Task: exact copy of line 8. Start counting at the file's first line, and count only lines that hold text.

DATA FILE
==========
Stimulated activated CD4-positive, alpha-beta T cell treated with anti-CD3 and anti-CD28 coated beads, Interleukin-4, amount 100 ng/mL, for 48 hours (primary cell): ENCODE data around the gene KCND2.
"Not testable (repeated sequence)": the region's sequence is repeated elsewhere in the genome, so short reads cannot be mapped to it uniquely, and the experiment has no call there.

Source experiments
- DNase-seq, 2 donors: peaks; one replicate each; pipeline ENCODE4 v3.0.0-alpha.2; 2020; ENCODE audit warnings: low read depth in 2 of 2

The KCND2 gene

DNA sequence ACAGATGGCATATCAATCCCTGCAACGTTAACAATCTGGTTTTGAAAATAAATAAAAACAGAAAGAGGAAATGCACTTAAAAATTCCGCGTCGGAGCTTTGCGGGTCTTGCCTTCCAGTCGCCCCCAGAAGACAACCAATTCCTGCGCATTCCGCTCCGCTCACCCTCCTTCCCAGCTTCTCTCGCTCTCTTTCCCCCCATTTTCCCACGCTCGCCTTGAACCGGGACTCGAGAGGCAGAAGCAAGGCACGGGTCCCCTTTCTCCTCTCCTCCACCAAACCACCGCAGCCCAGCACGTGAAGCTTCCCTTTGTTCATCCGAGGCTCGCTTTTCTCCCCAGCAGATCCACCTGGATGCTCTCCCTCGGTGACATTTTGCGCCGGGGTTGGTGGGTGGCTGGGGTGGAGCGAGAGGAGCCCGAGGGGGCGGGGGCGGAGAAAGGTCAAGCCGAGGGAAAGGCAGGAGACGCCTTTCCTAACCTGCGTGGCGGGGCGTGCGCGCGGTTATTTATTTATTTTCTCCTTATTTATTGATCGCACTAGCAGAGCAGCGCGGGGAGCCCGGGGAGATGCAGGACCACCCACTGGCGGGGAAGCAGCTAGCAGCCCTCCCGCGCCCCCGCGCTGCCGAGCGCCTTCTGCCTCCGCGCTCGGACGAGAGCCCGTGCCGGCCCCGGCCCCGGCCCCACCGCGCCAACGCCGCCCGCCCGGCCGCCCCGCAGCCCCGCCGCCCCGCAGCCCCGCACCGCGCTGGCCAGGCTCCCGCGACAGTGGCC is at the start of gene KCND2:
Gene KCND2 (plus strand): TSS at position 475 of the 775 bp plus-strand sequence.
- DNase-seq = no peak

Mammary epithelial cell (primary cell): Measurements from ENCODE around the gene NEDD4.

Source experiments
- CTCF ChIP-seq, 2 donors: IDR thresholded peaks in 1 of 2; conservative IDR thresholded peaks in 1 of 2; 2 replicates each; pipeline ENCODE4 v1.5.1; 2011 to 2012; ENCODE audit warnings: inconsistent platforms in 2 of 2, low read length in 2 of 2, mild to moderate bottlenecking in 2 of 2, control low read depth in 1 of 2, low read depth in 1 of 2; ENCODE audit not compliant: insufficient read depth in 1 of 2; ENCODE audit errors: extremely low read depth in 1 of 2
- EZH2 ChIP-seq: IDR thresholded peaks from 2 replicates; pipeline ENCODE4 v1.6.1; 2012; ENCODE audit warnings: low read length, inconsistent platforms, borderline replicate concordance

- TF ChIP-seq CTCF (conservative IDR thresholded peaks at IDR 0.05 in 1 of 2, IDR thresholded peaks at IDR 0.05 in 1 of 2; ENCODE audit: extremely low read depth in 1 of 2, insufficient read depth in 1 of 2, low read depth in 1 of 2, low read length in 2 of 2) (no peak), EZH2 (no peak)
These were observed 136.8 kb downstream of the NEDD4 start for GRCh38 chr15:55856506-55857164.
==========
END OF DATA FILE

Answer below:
- DNase-seq = no peak